Other challenges relating to long-term and cumulative environmental impacts are less obvious and require a commitment to significant and ongoing research, as well as a consequent evolution of engineering practice.

This initial report aims to explore the many issues of community concern Ė drawing on material learned through listening to stakeholders and applying an evidence-based approach to problems.

Based on the work done to date by the Review, this report recommends the NSW Government commit to adopting a vigilant, transparent and effective regulatory and monitoring system to ensure the highest standards of compliance and performance by the CSG industry.

As a first step, the Government needs to institute a strong and sophisticated policy for data collection and data handling, and establish a whole-of-environment data repository.

The Government should also implement stronger conditions around the training of CSG operators, and champion further research on the unanswered questions around the science of CSG.

There is, however, more work to do.

Based on preliminary investigations, the Review will continue the industry compliance study and the study of best practice in unconventional gas extraction technologies and regulation. It will also commission studies on risk and on exposure pathways for chemicals and contaminants.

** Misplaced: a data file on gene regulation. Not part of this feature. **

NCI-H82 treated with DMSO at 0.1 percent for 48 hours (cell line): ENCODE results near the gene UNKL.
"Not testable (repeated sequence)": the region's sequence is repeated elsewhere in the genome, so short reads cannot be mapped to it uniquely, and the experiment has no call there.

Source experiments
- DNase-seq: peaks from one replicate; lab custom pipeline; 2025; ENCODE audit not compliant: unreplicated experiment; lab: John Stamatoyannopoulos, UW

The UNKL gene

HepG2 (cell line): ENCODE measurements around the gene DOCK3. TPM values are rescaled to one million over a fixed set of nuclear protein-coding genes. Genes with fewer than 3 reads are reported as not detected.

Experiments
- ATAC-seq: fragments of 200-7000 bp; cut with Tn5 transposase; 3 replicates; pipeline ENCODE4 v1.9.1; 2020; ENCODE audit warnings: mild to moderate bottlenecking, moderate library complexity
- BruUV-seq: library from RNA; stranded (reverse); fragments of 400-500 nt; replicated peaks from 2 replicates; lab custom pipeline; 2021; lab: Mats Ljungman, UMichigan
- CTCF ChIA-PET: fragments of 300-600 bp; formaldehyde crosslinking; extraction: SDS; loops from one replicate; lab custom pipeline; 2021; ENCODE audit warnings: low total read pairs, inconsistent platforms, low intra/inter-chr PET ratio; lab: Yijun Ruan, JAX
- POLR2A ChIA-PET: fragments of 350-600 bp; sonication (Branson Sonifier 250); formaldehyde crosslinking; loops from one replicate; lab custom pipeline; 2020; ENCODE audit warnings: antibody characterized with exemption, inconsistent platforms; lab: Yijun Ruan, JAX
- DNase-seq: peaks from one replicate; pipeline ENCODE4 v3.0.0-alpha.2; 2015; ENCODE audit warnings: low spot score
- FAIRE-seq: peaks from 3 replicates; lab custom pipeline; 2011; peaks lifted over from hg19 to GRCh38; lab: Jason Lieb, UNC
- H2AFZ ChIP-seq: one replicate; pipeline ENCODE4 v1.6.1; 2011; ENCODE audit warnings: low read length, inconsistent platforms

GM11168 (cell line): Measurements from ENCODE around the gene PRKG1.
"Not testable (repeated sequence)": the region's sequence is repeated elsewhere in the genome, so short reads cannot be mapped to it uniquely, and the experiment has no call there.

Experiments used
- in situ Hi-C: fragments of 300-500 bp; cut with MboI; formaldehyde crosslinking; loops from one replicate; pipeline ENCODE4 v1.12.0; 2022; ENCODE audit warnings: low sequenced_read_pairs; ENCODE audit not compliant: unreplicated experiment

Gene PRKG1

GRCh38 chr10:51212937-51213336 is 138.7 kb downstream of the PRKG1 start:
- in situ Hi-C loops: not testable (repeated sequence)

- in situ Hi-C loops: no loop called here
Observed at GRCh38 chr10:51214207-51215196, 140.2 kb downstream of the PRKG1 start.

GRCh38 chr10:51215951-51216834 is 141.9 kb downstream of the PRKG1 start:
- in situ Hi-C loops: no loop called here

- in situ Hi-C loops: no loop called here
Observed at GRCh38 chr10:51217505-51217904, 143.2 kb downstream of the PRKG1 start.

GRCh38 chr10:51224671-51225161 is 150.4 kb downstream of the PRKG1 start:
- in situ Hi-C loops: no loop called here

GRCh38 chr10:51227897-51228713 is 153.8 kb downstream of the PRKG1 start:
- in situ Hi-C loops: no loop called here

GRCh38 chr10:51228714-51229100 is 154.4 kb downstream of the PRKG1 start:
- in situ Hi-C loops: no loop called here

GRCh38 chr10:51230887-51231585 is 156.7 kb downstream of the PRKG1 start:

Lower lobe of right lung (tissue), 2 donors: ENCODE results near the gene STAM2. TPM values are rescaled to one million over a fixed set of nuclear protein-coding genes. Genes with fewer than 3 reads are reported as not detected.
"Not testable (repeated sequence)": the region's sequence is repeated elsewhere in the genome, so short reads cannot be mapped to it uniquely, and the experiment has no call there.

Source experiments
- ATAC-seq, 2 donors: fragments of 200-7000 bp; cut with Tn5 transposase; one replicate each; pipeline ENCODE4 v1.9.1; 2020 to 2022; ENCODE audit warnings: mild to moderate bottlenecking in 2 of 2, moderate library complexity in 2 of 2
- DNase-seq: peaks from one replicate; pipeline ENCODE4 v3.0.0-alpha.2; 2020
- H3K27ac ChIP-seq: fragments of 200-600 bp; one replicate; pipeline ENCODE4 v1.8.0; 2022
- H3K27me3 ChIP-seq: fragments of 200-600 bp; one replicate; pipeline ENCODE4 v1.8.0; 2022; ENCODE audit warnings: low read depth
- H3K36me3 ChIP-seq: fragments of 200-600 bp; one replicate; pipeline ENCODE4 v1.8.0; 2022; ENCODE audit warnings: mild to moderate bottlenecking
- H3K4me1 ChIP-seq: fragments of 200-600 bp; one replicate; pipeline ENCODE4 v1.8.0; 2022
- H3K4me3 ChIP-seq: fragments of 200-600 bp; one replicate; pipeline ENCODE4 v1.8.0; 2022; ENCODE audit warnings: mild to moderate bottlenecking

In addition, the Review has identified areas around land owner compensation, company insurance and operator penalties which could be strengthened and, as such, has commissioned further legal work in these areas.

The issue of CSG in NSW is a very tough one with many complicated parts. A commitment to sound policy implementation based on highly developed data and further research to fill the knowledge gaps will be essential.


Terms of Reference
Review of coal seam gas activities in NSW

At the request of the NSW Government, the NSW Chief Scientist and Engineer will conduct a review of coal seam gas (CSG) related activities in NSW, with a focus on the impacts of these activities on human health and the environment.

The Chief Scientist and Engineer is to:

1. undertake a comprehensive study of industry compliance involving site visits and well inspections. The Chief Scientist's work will be informed by compliance audits undertaken by regulatory officers, such as the Environment Protection Authority and other government agencies

2. identify and assess any gaps in the identification and management of risk arising from coal seam gas exploration, assessment and production, particularly as they relate to human health, the environment and water catchments